In December, 2009, the same senior film-maker was the Chief Guest in the International Film Festival of Kerala, held at Thiruvanathapuram. ‘Kerala Kaumudi’, one of the leading news papers in Kerala, carried a front-page statement from this much revered film-maker. It read that the future of West Bengal frightened him, referring to the imminent change in the state’s political guard, then. People in Kerala took it in letter and spirit as they respect him for his entire body of work which is overtly political. I started asking questions to myself about his worry regarding the ‘future’ of West Bengal which is very much connected with its ‘past’, to which he too was connected.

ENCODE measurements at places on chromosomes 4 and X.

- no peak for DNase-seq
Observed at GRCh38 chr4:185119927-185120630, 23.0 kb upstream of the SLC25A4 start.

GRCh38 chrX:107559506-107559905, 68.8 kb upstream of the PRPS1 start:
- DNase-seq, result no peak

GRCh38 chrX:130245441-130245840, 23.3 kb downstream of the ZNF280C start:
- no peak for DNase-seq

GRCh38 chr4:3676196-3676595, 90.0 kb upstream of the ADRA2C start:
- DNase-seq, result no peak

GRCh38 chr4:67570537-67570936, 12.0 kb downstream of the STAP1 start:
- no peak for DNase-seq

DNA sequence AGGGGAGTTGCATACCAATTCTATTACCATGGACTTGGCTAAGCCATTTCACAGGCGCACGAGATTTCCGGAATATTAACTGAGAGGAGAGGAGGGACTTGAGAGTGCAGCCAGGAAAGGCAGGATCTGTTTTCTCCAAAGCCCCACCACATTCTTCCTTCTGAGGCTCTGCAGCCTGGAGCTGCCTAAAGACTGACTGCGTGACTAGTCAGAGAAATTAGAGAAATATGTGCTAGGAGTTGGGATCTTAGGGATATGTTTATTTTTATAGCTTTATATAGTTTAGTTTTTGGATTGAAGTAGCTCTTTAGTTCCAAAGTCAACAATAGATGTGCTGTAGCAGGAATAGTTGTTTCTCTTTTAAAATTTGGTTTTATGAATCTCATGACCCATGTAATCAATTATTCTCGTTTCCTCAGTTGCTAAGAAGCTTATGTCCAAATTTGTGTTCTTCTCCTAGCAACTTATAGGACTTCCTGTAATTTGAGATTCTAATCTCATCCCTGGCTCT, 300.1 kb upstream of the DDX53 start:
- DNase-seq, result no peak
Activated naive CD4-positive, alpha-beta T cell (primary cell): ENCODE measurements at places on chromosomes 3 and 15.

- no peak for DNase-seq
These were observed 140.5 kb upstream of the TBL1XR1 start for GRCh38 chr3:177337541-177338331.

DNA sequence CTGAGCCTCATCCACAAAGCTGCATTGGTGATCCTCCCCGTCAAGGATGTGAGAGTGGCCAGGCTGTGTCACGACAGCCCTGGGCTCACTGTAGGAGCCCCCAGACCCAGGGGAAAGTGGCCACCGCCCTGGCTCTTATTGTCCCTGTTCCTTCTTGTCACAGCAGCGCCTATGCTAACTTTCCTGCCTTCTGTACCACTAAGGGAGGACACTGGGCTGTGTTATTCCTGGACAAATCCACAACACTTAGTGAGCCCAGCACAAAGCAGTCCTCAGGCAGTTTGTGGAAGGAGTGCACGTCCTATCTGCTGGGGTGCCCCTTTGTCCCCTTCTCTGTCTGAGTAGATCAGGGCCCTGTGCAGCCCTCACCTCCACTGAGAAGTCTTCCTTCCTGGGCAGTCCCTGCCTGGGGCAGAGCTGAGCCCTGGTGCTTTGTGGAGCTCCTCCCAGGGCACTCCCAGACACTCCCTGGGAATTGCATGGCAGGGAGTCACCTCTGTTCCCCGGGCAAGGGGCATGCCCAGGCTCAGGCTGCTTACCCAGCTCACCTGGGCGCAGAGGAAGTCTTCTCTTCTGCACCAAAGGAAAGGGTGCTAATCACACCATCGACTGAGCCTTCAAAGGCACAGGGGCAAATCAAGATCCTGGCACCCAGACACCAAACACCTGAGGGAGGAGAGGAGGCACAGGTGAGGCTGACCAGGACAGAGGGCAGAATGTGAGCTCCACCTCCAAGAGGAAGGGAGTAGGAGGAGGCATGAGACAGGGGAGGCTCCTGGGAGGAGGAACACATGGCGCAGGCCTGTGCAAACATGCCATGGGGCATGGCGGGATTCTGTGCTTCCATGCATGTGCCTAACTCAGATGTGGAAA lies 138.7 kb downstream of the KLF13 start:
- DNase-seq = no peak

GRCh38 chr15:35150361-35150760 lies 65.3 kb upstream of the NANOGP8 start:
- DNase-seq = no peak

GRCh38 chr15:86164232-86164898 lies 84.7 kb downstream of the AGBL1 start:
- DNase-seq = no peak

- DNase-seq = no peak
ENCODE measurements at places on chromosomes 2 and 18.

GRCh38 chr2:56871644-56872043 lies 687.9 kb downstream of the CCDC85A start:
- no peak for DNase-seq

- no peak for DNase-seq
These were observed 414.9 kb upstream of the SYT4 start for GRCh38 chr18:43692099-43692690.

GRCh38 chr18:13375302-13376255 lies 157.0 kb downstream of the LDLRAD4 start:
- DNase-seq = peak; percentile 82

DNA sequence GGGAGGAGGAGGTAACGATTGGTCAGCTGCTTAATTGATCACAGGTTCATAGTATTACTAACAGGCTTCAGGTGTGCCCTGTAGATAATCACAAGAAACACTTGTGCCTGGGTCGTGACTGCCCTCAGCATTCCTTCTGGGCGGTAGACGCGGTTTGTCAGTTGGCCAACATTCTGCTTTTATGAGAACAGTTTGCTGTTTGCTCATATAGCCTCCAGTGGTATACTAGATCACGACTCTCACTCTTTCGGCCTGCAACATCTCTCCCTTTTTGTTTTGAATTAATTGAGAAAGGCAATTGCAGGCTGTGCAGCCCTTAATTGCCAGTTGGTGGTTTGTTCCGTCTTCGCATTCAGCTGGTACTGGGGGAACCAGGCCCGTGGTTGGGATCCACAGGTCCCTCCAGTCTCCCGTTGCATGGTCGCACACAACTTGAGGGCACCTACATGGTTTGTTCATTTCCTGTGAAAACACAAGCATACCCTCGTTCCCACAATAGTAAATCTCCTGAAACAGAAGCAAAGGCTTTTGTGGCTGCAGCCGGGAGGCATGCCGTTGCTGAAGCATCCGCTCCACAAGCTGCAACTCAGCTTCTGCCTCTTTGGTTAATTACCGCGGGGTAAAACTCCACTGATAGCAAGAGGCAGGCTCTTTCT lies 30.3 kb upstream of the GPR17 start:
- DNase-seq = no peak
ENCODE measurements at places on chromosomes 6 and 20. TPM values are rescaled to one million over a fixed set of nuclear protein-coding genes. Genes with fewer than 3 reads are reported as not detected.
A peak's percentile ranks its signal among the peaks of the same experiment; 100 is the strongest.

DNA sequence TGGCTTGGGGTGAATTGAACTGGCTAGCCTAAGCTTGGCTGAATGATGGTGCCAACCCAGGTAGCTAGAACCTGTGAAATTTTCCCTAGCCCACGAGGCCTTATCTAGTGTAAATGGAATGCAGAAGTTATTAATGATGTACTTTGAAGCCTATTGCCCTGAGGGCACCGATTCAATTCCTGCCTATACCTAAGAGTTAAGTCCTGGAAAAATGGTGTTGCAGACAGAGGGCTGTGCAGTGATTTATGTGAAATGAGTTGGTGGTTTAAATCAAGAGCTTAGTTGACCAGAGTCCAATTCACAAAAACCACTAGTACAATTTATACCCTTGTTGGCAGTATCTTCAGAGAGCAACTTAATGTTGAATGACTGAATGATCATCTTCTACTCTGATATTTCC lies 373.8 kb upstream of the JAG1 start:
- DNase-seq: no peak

So, coming back to West Bengal, post-Nandigram and Singur, I found that artists, writers and film-makers who were generally identified as fellow-travelers of the left, started distancing themselves from the left. They found the official left had deviated from its original ideological position and even campaigned against it in the last parliament elections, with a straight slogan-‘Parivartan Chai’ (‘Want Change’). The civil society too echoed the slogan and made a visible impact in the election results. The ‘Kerala Kaumudi’ interview of the film-maker had to be read in the backdrop of that election result, which clearly indicated the mood of the people of West Bengal. The ground reality in West Bengal continued to be worrisome, at least for more than a decade, in front of my own eyes. But Nandan-Rabindra Sadan complex had earnestly provided a platform for debates and discussions. I had heard Prof. Amartya Sen speaking to a house –packed Rabindra Sadan, that the left parties should have focused more and worked more on the basic issues of Health care and Education. In his lecture at Nandan while releasing his book ‘The idea of justice’, he was posed with a question on the emergence of Mamata Banerjee as a political reality. He evaded the question.